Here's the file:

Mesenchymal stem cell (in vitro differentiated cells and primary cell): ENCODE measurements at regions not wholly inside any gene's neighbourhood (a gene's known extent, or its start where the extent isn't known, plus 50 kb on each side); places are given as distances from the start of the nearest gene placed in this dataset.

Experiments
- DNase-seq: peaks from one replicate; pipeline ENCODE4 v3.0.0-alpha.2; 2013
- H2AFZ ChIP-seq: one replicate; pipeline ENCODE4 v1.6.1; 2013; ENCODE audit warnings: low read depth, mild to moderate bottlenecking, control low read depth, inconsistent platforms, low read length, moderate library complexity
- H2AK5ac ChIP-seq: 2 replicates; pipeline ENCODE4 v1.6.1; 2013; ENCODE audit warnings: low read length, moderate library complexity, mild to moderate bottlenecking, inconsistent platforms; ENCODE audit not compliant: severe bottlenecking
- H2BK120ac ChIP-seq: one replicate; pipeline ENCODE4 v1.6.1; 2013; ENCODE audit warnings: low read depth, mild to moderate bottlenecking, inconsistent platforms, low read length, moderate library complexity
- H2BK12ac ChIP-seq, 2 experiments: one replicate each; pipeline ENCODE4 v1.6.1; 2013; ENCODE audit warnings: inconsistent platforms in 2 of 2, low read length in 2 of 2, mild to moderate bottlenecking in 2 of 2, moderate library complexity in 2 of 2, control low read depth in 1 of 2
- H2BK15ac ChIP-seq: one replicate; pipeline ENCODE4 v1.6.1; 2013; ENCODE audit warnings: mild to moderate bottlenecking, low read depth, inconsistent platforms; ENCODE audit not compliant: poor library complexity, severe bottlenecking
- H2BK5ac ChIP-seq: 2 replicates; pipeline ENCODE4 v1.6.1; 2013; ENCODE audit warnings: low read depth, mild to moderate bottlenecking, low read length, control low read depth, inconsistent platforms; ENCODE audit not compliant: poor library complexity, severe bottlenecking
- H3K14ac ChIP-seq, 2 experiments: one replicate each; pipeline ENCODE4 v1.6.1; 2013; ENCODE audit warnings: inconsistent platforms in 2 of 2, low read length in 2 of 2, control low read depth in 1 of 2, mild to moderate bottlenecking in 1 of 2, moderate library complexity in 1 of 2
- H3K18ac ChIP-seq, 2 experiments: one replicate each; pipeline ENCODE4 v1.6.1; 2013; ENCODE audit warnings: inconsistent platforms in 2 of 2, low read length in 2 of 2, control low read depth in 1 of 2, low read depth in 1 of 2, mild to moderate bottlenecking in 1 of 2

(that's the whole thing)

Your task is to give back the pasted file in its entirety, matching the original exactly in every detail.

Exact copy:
Mesenchymal stem cell (in vitro differentiated cells and primary cell): ENCODE measurements at regions not wholly inside any gene's neighbourhood (a gene's known extent, or its start where the extent isn't known, plus 50 kb on each side); places are given as distances from the start of the nearest gene placed in this dataset.

Experiments
- DNase-seq: peaks from one replicate; pipeline ENCODE4 v3.0.0-alpha.2; 2013
- H2AFZ ChIP-seq: one replicate; pipeline ENCODE4 v1.6.1; 2013; ENCODE audit warnings: low read depth, mild to moderate bottlenecking, control low read depth, inconsistent platforms, low read length, moderate library complexity
- H2AK5ac ChIP-seq: 2 replicates; pipeline ENCODE4 v1.6.1; 2013; ENCODE audit warnings: low read length, moderate library complexity, mild to moderate bottlenecking, inconsistent platforms; ENCODE audit not compliant: severe bottlenecking
- H2BK120ac ChIP-seq: one replicate; pipeline ENCODE4 v1.6.1; 2013; ENCODE audit warnings: low read depth, mild to moderate bottlenecking, inconsistent platforms, low read length, moderate library complexity
- H2BK12ac ChIP-seq, 2 experiments: one replicate each; pipeline ENCODE4 v1.6.1; 2013; ENCODE audit warnings: inconsistent platforms in 2 of 2, low read length in 2 of 2, mild to moderate bottlenecking in 2 of 2, moderate library complexity in 2 of 2, control low read depth in 1 of 2
- H2BK15ac ChIP-seq: one replicate; pipeline ENCODE4 v1.6.1; 2013; ENCODE audit warnings: mild to moderate bottlenecking, low read depth, inconsistent platforms; ENCODE audit not compliant: poor library complexity, severe bottlenecking
- H2BK5ac ChIP-seq: 2 replicates; pipeline ENCODE4 v1.6.1; 2013; ENCODE audit warnings: low read depth, mild to moderate bottlenecking, low read length, control low read depth, inconsistent platforms; ENCODE audit not compliant: poor library complexity, severe bottlenecking
- H3K14ac ChIP-seq, 2 experiments: one replicate each; pipeline ENCODE4 v1.6.1; 2013; ENCODE audit warnings: inconsistent platforms in 2 of 2, low read length in 2 of 2, control low read depth in 1 of 2, mild to moderate bottlenecking in 1 of 2, moderate library complexity in 1 of 2
- H3K18ac ChIP-seq, 2 experiments: one replicate each; pipeline ENCODE4 v1.6.1; 2013; ENCODE audit warnings: inconsistent platforms in 2 of 2, low read length in 2 of 2, control low read depth in 1 of 2, low read depth in 1 of 2, mild to moderate bottlenecking in 1 of 2